Brunner's New Directive Also Requires Such Ballots Actually Be Counted Before Unofficial Results are Released to the Public, Media
Concerns Remain About Centralized County Tabulation, However...
By Brad Friedman on 1/3/2008, 11:01am PT  

Ohio Secretary of State Jennifer Brunner issued a short, unambiguous and to-the-point directive [PDF] last night, to all 56 counties in Ohio still employing unverifiable Direct Recording Electronic (DRE, usually touch-screen) voting machines, that they must make a paper ballot available at the polling place to any voter who wishes to vote on one.

Brava!

Her directive even goes so far as to require those paper ballots actually be counted "on election night as part of the unofficial canvass."

Brava again! The requirement to actually count those paper ballots before unofficial results are release to the public and media is a key component that has been missing from the various federal legislative efforts, including Rep. Rush Holt's (D-NJ) latest bill as currently drafted, as well as his previous one (HR811), that would begin to put paper back into the polling place.

Every state in the country should follow suit! As well, we recommend that, at the very least, Brunner issue a further directive that signs shall be conspicuously and clearly posted in each polling place to inform voters of their right to vote on paper, if they wish. Better still, a directive that requires every voter to be asked by voting officials, before they vote, if they wish to vote on paper. We have previously recommended such a "paper or plastic?" requirement for any jurisdiction in America that still allows for the use of horrible DRE systems (including those with or without a useless, so-called "paper trail").

Until then, Democracy advocates in the Buckeye state will need to launch an important, and potentially expensive (but crucial), education campaign to inform voters of their right to vote on paper!

With the very good general news from Brunner, let's hope she soon realizes the underlying reasons for serious concerns about, and the great dangers of, not counting and posting precinct voting results at the precinct, before they are sent back to county headquarters for central tabulation.

Brunner's recent independent testing of Ohio's e-voting systems (known as EVEREST) led her to recommend the abolishment of all DRE systems in the state, although she did not issue a binding directive to that end. At the same time, her recommendation to ban precinct-based counting, in favor of central-based counting, has drawn a great deal of criticism from Election Integrity advocates. Rightly so, in our opinion, even if she came to her recommendation through well-meaning advice from some of the folks who advised on the study, including computer security experts, and election officials of the sort who would be inappropriately entrusted with complete control over that dangerously centralized counting process.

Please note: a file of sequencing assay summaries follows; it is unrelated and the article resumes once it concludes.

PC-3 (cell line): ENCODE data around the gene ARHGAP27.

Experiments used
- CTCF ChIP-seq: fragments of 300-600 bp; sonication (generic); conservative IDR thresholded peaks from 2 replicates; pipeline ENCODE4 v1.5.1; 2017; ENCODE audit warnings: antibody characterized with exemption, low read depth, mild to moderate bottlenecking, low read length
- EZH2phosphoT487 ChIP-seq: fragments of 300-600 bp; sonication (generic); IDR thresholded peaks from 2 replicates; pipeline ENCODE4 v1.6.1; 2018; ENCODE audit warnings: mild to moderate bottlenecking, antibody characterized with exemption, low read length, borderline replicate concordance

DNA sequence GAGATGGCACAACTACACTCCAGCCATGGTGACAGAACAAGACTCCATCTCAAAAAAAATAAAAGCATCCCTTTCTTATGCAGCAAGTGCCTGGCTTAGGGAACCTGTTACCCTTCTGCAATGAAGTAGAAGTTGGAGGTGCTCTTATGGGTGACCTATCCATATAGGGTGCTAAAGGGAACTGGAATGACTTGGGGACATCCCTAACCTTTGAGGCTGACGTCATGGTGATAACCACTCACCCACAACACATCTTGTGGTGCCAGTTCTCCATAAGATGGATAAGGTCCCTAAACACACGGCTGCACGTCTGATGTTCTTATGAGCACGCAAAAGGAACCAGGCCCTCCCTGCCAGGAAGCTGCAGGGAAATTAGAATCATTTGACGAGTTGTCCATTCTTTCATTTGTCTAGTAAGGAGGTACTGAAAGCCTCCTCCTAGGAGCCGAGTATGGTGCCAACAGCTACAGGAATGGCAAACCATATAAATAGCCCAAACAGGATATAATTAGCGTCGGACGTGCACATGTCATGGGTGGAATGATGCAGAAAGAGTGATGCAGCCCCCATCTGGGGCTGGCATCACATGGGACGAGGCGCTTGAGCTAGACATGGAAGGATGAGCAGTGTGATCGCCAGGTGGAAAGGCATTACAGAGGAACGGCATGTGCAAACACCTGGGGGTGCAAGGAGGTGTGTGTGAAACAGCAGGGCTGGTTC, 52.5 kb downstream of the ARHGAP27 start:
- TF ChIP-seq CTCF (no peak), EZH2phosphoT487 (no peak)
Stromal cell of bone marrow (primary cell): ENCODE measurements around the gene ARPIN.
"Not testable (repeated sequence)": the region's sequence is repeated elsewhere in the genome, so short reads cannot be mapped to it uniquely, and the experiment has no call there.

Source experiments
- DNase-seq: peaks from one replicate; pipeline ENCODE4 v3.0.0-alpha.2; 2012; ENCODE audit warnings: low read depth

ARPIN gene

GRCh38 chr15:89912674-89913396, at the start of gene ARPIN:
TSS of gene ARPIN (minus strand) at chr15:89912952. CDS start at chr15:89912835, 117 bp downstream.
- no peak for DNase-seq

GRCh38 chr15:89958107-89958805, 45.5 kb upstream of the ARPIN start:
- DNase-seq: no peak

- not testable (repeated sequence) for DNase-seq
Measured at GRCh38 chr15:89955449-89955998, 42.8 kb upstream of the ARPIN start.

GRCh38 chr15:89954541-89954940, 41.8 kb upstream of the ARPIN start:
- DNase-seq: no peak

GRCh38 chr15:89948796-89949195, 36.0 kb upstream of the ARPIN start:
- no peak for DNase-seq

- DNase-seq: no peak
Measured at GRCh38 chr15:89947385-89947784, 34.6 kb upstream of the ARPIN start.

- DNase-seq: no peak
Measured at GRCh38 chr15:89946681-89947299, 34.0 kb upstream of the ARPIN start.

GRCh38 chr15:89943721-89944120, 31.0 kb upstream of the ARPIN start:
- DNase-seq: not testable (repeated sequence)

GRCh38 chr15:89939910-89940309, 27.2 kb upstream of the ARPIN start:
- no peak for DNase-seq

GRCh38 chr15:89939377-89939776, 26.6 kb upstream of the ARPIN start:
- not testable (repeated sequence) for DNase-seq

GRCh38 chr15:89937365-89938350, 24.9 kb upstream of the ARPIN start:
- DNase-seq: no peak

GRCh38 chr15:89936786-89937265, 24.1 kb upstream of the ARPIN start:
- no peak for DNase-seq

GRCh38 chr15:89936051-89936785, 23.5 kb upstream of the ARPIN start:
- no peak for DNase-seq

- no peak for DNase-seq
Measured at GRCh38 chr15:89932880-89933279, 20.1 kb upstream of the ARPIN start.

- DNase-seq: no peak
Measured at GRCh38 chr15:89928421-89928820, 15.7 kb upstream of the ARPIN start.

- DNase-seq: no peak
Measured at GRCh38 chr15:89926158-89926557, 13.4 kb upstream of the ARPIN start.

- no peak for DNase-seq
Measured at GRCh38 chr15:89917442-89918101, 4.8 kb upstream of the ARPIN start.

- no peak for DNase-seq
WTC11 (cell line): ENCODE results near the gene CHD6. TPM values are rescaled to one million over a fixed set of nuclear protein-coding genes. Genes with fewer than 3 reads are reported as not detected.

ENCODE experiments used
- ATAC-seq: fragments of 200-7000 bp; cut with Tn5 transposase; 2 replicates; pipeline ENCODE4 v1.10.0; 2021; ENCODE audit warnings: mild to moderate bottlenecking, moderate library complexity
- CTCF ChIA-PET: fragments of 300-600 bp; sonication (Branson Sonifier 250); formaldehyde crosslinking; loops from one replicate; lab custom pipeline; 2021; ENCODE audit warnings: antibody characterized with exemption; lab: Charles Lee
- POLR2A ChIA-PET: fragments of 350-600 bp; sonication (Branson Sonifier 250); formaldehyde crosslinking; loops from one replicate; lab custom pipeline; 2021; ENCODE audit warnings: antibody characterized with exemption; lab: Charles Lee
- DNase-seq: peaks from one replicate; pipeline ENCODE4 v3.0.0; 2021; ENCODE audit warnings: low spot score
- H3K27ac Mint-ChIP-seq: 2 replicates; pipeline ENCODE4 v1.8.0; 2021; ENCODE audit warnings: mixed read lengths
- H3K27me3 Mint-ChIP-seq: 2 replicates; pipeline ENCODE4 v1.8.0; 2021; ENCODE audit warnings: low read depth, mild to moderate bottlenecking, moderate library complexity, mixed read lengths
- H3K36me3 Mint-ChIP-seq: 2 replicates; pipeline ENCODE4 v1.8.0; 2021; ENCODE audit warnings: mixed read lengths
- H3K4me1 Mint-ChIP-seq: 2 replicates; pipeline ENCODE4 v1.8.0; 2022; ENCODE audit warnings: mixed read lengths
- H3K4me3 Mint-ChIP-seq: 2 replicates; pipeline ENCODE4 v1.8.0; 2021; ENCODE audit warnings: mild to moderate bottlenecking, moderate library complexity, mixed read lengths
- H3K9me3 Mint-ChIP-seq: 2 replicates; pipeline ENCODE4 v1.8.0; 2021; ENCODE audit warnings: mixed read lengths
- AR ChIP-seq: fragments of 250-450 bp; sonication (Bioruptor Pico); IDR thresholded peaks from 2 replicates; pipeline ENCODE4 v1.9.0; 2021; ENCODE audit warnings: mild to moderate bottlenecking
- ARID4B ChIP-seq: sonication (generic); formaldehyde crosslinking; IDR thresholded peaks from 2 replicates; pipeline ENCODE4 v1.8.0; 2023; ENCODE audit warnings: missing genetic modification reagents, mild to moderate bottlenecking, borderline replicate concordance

(You can read our direct challenges to Brunner on that point, and her explanations for the decision, in our recent exclusive interview with her, just after the release of EVEREST.)

One quick note to Mark Niquette and Columbus Dispatch concerning their coverage of this issue in this morning's paper...

The anti-democracy advocate, otherwise known as Matthew Damschroder, director of the Franklin County Board of Elections and president of the Ohio Association of Election Officials, is quoted in Niquette's Dispatch story, for supposed "balance" in the article. Damshroder is characterized as opposing Brunner's new paper ballot requirement although his county --- like every other county in Ohio --- already uses such paper ballots for absentee and provisional voters. He claims, however, that there is not enough time before the March primaries to implement Brunner's directive requiring sufficient paper ballots be printed and made available at the polling lace for anybody who wishes one.

While we disagree with Damshroder's point, it's fair enough to include it. But balance should similarly be offered by any reporter using the voting machine company-friendly, Republican Damschroder as a source, by informing readers that he inappropriately accepted a $10,000 "donation" from a Diebold lobbyist on behalf of the Ohio Republican party just days before the 2004 Presidential Election. That wholly inappropriate behavior by an election official earned him a 30-day suspension without pay. Though it was little more than slap on the wrist, given his actions, it's notable that the punishment was issued by the previous, crooked Republican administration.

When reporting on voting machine-related issues, such clear conflicts of interests should properly be noted by any media outlet who uses Damschroder as a source on these matters. Better yet, find a legitimate source --- who hasn't broken the law --- to quote instead.